Elder abuse lawyersat Pintas & Mullins report that the California Department of Public Health recently issued its most severe citation to a nursing home after a resident died from overmedication. The investigation was initiated when the resident’s blood-thinning medication levels were 18 times the normal dose.
The patient entered Lincoln Meadows Care Center in 2006 after he suffered a stroke that left him partially paralyzed. Five years later, at the same nursing home, the patient fell from his wheelchair and hit his head, leaving him with significant bruising, although he was not immediately hospitalized. At the instance of his daughter, the resident was sent to the hospital four days later, where doctors found he had a subdural hematoma, which means blood vessels in his brain were ruptured, causing blood to leak and compress the brain tissue. The resident was on Coumadin, which is a blood-thinning medication that carries an increased risk of bleeding, particularly in the elderly.
Hospital tests also concluded that the resident was suffering from extremely low blood pressure, multiple organ failure, and toxic levels of Coumadin. Just a few days after his hospitalization, the resident died at a Roseville nursing home, where he was transferred for hospice care. Lincoln Meadows was ultimately fined $100,000 for overmedicating the resident, which is a Class AA violation. As stated, he had more than 18 times the normal Coumadin levels in his blood at the time of his hospitalization.
Class AA are the most serious violations, only issued with a resident death that can be directly and officially linked to the facility’s negligence. Fines can range from $25,000 to $100,000. Clearly, in this case, the state found Lincoln Meadows deserving of the highest possible fine.
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In 2011, Lincoln Meadows was owned by Horizon West Healthcare, which one year earlier was ordered to pay nearly $30 million in connection to the death of another patient. One of Horizon West’s facilities, Colonial Healthcare of Auburn, CA, was found to be abusing residents in a trial stemming from the death of Frances Tanner in 2005. Tanner died due to complications arising from an infected bedsore.
Tanner suffered from dementia, and entered Colonial Healthcare in 2005. Seven months later, she fell and broke her hip, which rendered her largely immobile. During the trial, witnesses testified to the constant understaffing at the facility and inadequate medical documentation which contributed to the mistreatment of Tanner’s bedsores. The jury determined that Colonial’s behavior was fraudulent, malicious, and oppressive, and awarded Tanner’s family $29.1 million. Tanner’s was the fourth death that year linked to Colonial’s fraudulent practices.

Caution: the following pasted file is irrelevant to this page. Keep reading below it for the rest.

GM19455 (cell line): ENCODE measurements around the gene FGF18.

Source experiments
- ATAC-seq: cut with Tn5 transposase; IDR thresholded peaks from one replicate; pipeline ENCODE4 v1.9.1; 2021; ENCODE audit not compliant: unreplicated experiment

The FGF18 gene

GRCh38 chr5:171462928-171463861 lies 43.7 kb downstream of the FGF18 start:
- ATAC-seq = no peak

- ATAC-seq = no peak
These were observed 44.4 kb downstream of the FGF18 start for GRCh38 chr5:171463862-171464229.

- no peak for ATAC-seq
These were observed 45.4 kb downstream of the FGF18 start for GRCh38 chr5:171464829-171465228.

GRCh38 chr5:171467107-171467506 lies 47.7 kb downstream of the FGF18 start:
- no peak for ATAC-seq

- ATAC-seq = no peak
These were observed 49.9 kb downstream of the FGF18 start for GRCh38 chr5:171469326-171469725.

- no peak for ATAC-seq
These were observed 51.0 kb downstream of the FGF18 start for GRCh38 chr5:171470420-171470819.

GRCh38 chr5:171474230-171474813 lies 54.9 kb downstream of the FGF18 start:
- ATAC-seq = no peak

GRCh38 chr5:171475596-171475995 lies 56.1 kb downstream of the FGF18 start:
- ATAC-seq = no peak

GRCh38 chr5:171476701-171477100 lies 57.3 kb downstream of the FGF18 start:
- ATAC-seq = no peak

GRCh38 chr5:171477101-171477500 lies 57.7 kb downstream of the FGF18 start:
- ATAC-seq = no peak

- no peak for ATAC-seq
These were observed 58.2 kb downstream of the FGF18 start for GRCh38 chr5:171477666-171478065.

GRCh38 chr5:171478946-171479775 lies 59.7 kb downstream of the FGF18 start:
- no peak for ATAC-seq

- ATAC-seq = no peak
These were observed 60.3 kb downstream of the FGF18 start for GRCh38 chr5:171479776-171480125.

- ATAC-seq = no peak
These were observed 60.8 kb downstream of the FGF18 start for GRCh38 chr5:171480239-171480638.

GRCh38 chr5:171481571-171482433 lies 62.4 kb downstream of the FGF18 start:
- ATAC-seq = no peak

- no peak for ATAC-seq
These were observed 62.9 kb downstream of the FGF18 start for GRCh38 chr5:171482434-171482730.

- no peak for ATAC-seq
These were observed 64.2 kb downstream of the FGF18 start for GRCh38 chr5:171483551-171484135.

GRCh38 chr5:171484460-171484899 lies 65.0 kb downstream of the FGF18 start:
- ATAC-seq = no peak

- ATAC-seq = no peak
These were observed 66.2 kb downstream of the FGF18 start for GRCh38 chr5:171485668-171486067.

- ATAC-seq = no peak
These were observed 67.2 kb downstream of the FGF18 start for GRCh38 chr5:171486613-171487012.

Bedsores and overmedication are common effects of nursing home abuse and negligence. Bedsores, also referred to as pressure ulcers, can be caused by a number of factors, and can vary in severity. If a resident is ever hospitalized or passes away from an infected bedsore, however, it is clear that they have been abused or neglected in their facility. Residents who are largely immobile require consistent attention, to be shifted and turned throughout the day to avoid the development of pressure ulcers. Seniors are more susceptible to such injuries because their skin is often thinner and have poorer circulation. Bedsores are almost completely preventable, but healing becomes difficult if the sores are left untreated, after which they can become infected, and ultimately lead to death.
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Nursing home residents also rely on staff to administer correct doses of medication at the prescribed times. Overmedicating or wrongfully medicating a resident can have disastrous and deadly consequences, and there is a distinct link between staffing levels and wrongful administration of prescriptions.
Senior abuse and neglect lawyers at Pintas & Mullins highlight these stories to help illuminate the reality of nursing home negligence. Residents who are abused or neglected and suffer serious injuries as a result have the right to a lawsuit against the nursing home and its parent companies. Unfortunately, many corporations like Horizon West have instances in which profits are prioritized over patients, and these facilities must be held accountable for the devastating effects patients suffer. If you or a loved one were injured by the negligence of an assisted living facility or caregiver, you have important legal rights, and may be entitled to significant compensation.